Journal of Wellness


The authors received no specific funding for this work.

Conflict of Interest

The authors have no conflicts of interest to declare for this work.


Introduction: Research has shown that low physician work satisfaction correlates with burnout. Having sufficient time at the patient’s bedside is one element that contributes to work satisfaction. Interruptions, on the other hand, have been implicated as a potential cause of both worker dissatisfaction and clinical error. Better understanding how direct patient care and interruptions affect physician satisfaction may aid in developing future interventions to reduce burnout and improve patient safety.

Methods: We conducted an observational, time-motion study to assess how physicians spend their time and correlated these findings to physician satisfaction. This study was conducted in July 2020 (7/1/20 - 7/15/20) at a 591-bed community hospital. A total of 114 emergency medicine (EM) physicians and hospitalists were eligible for participation. Participants were recruited by email. Two trained medical students categorized and recorded the activities of 13 EM and 8 hospitalist physicians and documented the number of interruptions they experienced. An anonymous survey was also employed to investigate participants’ perceptions about interruptions and how they spend their time. We compared the responses from the subjective survey to the objective data to identify activities that may positively or negatively impact participant satisfaction.

Results: 18.4% of all eligible physicians participated in the study. In summary, our study showed that EM and hospitalist physicians dedicate roughly double the amount of time to indirect patient care (56.3%) compared to direct patient care (25.8%). EM physicians had more than twice the number of interruptions as hospitalists (every 4.4 minutes vs. every 11.3 minutes). From our survey results, we found no statistically significant difference between the perceived and observed proportion of time spent on direct and indirect patient care for EM physicians (p = 0.62 direct; 0.21 indirect) or hospitalists (p = 0.82 direct; 0.69 indirect). However, there was a statistically significant difference between perceived (overestimated) and observed number of interruptions reported by EM physicians (p = 0.02).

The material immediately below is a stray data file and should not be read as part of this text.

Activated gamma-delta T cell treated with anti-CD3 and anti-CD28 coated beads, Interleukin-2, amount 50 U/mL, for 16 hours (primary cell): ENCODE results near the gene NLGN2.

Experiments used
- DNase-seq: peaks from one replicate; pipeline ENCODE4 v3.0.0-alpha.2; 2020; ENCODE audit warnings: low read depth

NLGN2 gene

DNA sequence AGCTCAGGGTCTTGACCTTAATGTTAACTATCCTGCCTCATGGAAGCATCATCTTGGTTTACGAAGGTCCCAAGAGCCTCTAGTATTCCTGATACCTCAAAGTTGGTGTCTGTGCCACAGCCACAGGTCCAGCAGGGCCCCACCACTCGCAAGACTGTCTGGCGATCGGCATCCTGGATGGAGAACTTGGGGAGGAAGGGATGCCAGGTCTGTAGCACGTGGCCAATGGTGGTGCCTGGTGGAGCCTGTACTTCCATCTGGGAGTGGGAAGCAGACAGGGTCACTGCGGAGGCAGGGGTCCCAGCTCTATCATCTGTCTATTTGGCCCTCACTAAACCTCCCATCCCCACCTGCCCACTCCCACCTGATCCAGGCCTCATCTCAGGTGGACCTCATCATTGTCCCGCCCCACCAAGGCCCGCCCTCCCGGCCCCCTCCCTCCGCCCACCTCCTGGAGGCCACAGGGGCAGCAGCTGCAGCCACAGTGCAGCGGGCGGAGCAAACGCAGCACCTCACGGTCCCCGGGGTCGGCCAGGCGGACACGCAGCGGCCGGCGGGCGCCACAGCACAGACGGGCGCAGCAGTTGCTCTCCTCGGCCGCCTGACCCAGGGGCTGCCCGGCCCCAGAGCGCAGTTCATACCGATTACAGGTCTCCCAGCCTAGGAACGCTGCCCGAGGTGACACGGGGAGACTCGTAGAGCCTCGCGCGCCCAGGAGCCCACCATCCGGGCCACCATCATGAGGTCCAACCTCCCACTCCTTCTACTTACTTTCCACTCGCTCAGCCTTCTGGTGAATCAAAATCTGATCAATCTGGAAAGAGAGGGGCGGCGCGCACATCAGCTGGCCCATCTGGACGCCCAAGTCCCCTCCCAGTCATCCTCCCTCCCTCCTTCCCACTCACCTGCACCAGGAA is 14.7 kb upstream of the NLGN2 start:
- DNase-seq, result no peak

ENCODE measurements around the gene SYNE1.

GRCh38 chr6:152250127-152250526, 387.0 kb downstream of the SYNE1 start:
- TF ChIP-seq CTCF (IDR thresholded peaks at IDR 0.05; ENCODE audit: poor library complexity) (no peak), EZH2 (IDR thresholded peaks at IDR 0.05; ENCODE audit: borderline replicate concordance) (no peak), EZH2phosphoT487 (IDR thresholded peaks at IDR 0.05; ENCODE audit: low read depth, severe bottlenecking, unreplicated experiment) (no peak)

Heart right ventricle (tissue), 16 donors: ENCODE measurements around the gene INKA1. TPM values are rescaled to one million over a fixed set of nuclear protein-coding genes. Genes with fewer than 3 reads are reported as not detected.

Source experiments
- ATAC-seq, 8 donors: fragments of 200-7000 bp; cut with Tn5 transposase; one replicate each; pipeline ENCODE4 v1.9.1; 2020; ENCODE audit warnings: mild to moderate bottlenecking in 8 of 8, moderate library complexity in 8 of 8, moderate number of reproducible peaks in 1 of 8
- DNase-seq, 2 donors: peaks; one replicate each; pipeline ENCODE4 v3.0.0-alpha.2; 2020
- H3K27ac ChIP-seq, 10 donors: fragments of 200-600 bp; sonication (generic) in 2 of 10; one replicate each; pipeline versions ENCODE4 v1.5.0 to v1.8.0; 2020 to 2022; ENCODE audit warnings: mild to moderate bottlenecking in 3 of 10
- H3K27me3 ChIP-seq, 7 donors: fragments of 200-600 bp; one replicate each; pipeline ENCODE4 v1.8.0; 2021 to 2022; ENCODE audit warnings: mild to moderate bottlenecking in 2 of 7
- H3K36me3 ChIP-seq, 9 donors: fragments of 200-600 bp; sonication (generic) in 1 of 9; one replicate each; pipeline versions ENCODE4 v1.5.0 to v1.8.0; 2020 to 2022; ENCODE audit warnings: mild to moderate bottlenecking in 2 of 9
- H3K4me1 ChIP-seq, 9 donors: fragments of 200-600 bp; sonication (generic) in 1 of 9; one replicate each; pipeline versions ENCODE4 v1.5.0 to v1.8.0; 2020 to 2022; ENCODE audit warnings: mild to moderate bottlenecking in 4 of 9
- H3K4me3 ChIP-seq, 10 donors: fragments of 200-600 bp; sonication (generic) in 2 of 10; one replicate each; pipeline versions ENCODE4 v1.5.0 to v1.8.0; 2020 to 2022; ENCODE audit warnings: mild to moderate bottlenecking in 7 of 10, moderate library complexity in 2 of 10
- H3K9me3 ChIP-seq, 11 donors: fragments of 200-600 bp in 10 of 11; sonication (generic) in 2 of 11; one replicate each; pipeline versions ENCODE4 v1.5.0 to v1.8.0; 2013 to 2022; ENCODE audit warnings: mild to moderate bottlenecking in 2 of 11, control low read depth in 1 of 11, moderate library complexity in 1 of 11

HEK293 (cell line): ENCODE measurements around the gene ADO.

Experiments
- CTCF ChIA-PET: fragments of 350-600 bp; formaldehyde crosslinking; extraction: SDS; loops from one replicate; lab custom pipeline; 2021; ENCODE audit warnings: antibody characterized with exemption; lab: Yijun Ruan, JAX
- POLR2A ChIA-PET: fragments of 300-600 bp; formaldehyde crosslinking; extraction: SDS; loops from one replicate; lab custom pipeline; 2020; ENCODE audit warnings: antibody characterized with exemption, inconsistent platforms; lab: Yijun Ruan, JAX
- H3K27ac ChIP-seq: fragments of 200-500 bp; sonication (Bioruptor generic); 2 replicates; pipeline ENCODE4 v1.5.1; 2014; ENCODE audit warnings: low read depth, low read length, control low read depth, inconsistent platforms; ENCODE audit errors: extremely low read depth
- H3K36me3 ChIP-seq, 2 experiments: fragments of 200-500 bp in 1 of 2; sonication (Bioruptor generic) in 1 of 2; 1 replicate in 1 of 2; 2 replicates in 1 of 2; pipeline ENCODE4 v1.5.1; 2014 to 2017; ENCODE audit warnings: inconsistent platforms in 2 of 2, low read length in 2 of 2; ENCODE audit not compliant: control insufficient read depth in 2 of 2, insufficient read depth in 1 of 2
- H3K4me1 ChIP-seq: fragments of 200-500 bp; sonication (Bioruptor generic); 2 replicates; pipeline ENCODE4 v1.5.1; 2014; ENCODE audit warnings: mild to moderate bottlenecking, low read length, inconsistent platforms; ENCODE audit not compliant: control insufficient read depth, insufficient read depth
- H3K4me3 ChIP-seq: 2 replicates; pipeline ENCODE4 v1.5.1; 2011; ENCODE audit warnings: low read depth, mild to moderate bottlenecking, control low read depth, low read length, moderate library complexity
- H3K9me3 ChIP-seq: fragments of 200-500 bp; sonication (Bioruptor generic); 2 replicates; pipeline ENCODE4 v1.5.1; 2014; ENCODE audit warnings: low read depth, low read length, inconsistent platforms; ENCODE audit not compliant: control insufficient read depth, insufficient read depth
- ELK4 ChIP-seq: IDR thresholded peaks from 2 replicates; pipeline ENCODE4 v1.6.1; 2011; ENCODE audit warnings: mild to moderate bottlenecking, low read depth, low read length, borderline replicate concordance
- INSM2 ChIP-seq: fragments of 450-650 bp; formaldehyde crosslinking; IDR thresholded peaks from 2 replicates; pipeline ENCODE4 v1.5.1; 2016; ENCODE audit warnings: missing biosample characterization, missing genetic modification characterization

Conclusion: The observational data along with the survey results indicate a desire to reduce indirect patient care and increase time at the bedside — suggesting that interventions that target this discrepancy may increase physician work satisfaction and therefore decrease burnout. Additionally, we found that EM physicians far overestimate the actual number of interruptions they experience —however, EM does still engender more than double the interruptions as hospitalists encounter, despite experiencing similar percentages of direct and indirect patient care.




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